War News Updates: The End Of An Era In The World Of Intelligence Gathering

The Lockheed U-2, which first flew in 1955, pr...
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After more than 50 years gathering intelligence 13 miles above the ground, the United States’ U-2 spy planes will be phased out and replaced by unmanned drones by 2015, The New York Times reported this week. Find out more about the long history of the high-altitude aircraft, which first took to the skies during the tense Cold War era and has played a crucial role in recent operations, particularly in Afghanistan.

via War News Updates: The End Of An Era In The World Of Intelligence Gathering.

The U-2 is one of very, very few planes that was so successful, it was put back into production after the line was closed.

Ben Rich, successor to Kelly Johnson at the Skunk Works, convinced the Air Force in the late 70s/early 80s that the best replacement for the U-2 would be… the U-2!

7 thoughts on “War News Updates: The End Of An Era In The World Of Intelligence Gathering”

  1. I bet this has something with one u-2 getting intercepted by PLAAF near china coast – as far as i know nobody has yet put a CPU on spy trial 😛

    1. I don’t think that did the U-2 program any favors, but it has been pretty common knowledge for years that the Global Hawk program was going to eventually replace the U-2/TR-1 platform.

  2. The U-2 was obsolete as soon as Ivan showed they could shoot one down when they downed Gary Powers during Ike’s administration. Johnson’s black gang designed the Black Bird as its replacement and we took it out of service, first in ’88, then permanently in ’98. While the U-2 kept flying, its capabilities did not equal the Black Bird, although it had a down link capability the 71 lacked. That could have been added, however.

    While UAVs are available now, they still don’t have the capability the Black Bird did. I was told many years ago, by some one that should have known, that an SR-71 flew the entire length of the Soviet Union and they didn’t come close to shooting it down. None of the UAVs available, or dreamed of, have the capability the 71 had as a Strategic Recon bird. If it had down link capability, then the U-2 would not have equaled it as a tactical recon bird.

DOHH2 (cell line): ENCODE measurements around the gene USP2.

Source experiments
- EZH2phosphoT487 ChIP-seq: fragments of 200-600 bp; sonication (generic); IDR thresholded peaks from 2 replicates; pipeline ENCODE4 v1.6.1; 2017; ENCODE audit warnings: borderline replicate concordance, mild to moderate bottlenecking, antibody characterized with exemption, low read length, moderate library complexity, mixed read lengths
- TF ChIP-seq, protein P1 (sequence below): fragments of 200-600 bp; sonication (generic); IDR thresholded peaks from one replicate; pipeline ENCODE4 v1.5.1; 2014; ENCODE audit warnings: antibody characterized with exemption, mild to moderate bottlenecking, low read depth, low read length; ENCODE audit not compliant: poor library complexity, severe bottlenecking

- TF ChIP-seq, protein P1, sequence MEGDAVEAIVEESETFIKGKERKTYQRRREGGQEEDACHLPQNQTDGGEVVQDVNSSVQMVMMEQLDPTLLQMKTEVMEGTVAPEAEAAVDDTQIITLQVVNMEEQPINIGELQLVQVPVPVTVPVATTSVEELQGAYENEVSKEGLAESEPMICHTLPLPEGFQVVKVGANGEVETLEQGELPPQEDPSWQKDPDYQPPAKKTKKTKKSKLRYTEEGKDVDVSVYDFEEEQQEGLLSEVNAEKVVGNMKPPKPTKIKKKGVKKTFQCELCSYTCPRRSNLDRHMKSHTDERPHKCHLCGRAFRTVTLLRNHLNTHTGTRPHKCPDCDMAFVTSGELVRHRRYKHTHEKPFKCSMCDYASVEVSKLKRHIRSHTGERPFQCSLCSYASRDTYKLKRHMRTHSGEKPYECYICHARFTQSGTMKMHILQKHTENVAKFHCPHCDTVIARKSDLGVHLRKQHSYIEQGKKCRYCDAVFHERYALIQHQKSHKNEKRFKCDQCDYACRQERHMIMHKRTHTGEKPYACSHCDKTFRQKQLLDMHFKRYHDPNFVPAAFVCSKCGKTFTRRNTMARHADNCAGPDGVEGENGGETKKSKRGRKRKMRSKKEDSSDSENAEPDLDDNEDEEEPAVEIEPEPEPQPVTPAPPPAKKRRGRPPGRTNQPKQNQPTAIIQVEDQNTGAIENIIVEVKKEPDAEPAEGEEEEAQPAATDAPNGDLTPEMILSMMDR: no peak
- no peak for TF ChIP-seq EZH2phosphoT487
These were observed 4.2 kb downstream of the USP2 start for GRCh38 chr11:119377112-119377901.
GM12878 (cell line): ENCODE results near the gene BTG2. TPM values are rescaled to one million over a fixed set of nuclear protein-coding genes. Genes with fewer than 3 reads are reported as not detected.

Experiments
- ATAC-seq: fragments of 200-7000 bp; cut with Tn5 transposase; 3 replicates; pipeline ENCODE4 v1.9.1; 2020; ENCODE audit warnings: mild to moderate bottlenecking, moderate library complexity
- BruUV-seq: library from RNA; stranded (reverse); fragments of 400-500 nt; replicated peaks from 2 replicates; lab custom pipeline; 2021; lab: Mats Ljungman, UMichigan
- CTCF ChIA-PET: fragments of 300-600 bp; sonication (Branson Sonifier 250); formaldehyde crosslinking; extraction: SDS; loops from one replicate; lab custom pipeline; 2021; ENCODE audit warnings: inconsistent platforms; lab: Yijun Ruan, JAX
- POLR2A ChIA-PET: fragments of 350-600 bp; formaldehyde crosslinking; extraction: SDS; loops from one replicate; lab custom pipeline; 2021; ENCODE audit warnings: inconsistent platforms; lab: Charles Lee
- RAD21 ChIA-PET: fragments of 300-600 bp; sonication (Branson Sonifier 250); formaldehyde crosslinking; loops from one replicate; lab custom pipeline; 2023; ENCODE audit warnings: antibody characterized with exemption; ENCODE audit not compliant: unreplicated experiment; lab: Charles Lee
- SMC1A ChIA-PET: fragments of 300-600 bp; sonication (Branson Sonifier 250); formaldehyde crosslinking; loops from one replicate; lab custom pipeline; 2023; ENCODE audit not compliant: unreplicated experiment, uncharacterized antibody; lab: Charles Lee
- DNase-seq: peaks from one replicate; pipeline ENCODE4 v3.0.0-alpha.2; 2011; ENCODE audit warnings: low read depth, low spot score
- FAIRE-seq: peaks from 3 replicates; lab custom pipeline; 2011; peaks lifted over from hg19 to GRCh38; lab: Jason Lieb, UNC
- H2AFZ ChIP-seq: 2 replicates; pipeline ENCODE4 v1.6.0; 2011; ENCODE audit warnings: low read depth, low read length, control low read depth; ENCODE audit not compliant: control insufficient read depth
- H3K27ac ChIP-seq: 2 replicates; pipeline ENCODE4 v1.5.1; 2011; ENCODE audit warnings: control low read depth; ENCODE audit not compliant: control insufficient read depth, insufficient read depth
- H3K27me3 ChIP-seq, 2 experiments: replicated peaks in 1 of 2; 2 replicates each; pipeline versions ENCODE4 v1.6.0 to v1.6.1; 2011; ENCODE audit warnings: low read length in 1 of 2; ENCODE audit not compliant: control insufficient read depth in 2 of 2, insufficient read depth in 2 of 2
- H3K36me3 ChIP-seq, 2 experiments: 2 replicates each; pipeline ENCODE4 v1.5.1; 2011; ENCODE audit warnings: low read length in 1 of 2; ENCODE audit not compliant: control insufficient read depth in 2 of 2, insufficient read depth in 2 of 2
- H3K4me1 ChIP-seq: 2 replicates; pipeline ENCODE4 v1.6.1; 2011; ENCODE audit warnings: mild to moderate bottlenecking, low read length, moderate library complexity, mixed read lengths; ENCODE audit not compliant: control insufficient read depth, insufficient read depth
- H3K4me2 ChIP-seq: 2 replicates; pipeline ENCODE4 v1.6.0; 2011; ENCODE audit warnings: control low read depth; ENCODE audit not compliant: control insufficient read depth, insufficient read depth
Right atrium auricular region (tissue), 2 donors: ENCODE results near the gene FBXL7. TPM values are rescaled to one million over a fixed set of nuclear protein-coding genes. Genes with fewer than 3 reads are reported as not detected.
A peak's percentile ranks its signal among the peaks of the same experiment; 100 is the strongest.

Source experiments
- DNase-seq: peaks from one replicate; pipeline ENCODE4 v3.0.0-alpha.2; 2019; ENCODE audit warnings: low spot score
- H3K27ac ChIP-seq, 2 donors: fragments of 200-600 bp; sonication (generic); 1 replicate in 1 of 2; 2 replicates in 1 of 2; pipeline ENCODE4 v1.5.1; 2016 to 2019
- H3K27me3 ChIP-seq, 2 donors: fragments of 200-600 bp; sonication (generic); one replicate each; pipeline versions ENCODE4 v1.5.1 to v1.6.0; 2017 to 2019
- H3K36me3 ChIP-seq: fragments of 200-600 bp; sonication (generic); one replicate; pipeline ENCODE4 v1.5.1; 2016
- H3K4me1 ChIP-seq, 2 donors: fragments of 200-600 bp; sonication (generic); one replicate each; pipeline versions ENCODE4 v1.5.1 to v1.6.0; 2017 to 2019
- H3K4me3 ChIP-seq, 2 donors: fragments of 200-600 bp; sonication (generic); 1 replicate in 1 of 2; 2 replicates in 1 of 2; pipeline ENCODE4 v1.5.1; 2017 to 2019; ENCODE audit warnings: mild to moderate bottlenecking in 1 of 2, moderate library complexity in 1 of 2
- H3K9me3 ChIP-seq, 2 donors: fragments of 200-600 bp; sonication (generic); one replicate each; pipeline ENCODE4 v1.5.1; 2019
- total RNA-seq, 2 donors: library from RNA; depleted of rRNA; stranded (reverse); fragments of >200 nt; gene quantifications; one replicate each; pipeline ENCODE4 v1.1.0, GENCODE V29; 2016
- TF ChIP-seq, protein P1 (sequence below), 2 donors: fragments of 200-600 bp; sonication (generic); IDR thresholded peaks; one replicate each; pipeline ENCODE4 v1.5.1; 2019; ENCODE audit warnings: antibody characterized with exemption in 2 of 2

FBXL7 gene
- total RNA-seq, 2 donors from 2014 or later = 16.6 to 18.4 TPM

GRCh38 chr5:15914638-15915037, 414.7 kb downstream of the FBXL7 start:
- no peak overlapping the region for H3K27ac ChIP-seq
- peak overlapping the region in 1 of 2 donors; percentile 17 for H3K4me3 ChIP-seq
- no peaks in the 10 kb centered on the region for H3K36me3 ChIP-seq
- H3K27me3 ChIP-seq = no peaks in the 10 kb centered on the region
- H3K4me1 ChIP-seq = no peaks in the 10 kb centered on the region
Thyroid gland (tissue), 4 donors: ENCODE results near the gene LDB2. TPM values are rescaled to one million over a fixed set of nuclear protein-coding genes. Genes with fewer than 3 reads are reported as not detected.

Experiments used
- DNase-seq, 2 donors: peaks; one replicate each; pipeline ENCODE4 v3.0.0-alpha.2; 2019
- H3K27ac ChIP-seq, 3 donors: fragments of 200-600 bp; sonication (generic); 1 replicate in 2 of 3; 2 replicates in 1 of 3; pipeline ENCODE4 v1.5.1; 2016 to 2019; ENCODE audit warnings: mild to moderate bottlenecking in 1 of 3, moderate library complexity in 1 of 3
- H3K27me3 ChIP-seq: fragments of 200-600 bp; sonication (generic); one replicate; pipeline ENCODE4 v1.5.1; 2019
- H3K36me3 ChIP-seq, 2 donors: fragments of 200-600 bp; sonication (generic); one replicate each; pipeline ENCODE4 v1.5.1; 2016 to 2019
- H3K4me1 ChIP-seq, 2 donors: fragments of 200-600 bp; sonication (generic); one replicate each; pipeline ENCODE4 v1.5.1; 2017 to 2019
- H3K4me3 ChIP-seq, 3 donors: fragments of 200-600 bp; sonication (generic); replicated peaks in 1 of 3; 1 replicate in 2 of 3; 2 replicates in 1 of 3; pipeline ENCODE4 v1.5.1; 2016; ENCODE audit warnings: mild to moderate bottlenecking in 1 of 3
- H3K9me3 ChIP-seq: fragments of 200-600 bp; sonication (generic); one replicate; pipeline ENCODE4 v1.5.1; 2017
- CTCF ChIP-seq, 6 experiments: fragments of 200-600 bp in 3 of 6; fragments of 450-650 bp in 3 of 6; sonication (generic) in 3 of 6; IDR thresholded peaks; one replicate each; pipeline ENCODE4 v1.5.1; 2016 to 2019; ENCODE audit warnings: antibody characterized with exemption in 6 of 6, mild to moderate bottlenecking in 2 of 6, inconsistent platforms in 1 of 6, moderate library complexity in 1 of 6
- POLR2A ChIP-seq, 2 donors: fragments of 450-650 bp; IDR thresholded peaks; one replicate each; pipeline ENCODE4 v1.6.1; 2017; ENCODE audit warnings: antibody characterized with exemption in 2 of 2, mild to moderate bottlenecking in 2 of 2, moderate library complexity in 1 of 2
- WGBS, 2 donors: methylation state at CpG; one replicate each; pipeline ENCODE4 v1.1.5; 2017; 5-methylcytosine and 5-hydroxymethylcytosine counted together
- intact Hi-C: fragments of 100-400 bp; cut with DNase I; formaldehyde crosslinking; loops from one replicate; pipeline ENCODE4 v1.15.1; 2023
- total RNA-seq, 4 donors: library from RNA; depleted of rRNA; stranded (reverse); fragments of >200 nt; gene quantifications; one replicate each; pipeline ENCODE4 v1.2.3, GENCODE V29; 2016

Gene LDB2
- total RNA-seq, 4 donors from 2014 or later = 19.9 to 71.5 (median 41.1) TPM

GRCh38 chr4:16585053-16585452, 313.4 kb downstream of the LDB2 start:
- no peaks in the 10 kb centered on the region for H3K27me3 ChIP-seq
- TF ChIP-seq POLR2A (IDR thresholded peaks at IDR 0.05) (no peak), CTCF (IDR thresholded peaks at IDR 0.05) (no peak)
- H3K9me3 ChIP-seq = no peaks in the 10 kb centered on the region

I have my doubts about the Global Hawk program being a good replacement for either the U-2 or the Black Bird.

  3. SR-71 was strategic recon, (hence the name), and AFAIK there were some very high speed drones developed in the skunk works – and some used in vietnam reportedly – while the u-2 was re-used as tac recon bird for situation with no enemy airborne threats and low or none ground air defence, in which role it actually could be replaced by drones like global hawk
    A Polish AF general has reminisced recently a SR-71 Poland overflight early in 1981 martial law, (he was a young pilot back then) he said Soviets scrambled every fighter in Poland and still couldnt get it…

  4. If we could reopen the production lines for the U-2, why not also for the B-52 and B-2? Forget new systems that are little more than vaporware, we should stick with what is tried and true – with all the reasonable upgrades – at least for the time being.

  5. The U-2 was pretty easy to reopen. It was actually a fairly simple airframe. Designing it was a challenge, but fabricating the parts was pretty easy. Plus, the Skunk Works held on to the tooling. That’s not the case with either the B-52 or the B-2. The start up costs would be incredible.

    1. And, a simple re-start would never happen. If you are having to start up again, why not include those things you wish you had done, and changes to make building easier. It wouldn’t be as expensive as developing a new bird, but the price would not be trivial either.

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